Two decades ago, I recall reading of a conversation between Professor Shimizu who designed it, and the emperor of Japan, and some auto industry execs while they were all riding in it.

The emperor was asking why this technology was not being used in production cars to help Japan end its dependency on fossil fuels and save the consumers money.

One of the executives responded along the lines of, “Electric cars don’t have engines.” The implication being, that they don’t require constant upkeep/maintenance in the form of oil changes, tuning, pistons/belts/pulleys/gaskets, and the electric motors can basically last a human lifetime. The reason it wasn’t being used came down to greed; the industry can’t keep extracting money from the users of these vehicles.

Of course, it wasn’t until the industry figured out how to lock the user and indie mechanic out of basic repairs that EVs finally became mainstream. That needs to change, otherwise all of the embodied resources that go into making these cars are being thrown into a landfill, needlessly, just to keep making already rich people more money at the expense of everyone else. Letting the Chinese run amok in the industry with cheap EVs will light a fire under EVERYONE’S ass to fix this.

Making an EV able to last a human lifetime with minimal cost/repairs is not rocket science. The biggest cost on a per mile basis should be the battery, and it should therefore be serviceable and accessible so that the car isn’t totaled when replacement time comes.

Last edited 1 month ago by Toecutter
Lardo
Lardo
1 month ago
Reply to  Toecutter

there seem to be lots of guys doing aftermarket work on teslas. and the 100% tax on chinese will kill them more here than the chicken tax on small pick-ups

Von Baldy
Von Baldy
1 month ago
Reply to  Toecutter

That’s what kills me is if we didn’t have protectionism capitalism, or the rampant and wild fear mongering, we probably would have cheap evs and nevs running around, and if those were taking the big 5s money from here, they’d be scrambling to get something akin to those built.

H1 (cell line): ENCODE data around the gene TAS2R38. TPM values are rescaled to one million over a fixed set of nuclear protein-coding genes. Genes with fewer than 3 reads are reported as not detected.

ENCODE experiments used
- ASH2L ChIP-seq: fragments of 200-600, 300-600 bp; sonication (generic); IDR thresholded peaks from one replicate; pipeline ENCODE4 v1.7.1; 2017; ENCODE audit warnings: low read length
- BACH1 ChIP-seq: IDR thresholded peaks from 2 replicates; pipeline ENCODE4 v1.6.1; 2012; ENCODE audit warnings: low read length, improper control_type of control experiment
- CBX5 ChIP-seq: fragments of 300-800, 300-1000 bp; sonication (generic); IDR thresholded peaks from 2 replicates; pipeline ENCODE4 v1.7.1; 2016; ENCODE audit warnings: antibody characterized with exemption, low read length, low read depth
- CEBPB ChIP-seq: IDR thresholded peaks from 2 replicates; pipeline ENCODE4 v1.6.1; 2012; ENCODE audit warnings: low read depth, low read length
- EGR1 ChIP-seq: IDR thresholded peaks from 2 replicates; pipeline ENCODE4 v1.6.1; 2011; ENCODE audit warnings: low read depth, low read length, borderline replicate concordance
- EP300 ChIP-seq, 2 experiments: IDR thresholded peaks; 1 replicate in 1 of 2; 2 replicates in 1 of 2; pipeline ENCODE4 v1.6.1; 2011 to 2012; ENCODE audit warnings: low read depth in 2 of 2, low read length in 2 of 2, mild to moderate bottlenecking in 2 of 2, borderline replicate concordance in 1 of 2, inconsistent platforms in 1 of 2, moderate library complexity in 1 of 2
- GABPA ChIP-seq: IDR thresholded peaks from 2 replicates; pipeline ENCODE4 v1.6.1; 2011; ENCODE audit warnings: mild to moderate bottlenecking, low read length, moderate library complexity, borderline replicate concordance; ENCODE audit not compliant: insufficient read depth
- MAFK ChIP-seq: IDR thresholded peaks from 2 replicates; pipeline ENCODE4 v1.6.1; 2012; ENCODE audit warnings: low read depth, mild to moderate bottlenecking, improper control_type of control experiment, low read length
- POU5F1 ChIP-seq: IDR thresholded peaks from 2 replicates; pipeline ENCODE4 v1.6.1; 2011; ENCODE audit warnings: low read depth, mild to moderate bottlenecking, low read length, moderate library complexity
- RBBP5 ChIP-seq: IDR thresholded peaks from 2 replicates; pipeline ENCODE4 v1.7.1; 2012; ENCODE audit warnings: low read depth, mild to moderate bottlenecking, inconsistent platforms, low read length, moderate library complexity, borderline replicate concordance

Hell, if they even could build factories here because tariffs, they still would likely way under cut what the big 5 would offer.

Toecutter
Toecutter
1 month ago
Reply to  Von Baldy

With actual competition again, there would be a race to improve quality control and keep reliability high and overall operating costs low among the cheapest offerings, on top of the MSRP being as inexpensive as possible.

The BYD Seagull is akin to the sort of car GM could have built in the late 1990s/early 2000s, if it were really serious about EVs back then. An aerodynamically slippery design with a 25-30 kWh pack of NiMH batteries was perfectly possible with the tech of the era, and in mass production, so too was a sub-$20,000 price tag.

What could have been…

Von Baldy
Von Baldy
1 month ago
Reply to  Toecutter

Oh absolutely, or hell, if even the ev1 and the mandate cars lived beyond just compliance and first generation, imagine how far we’d really be.

To think we coulda had 400 mi ranges with 1 hr charge times in the early millenia, and today, cars with plausibly double that at half that charge time and weight they are now.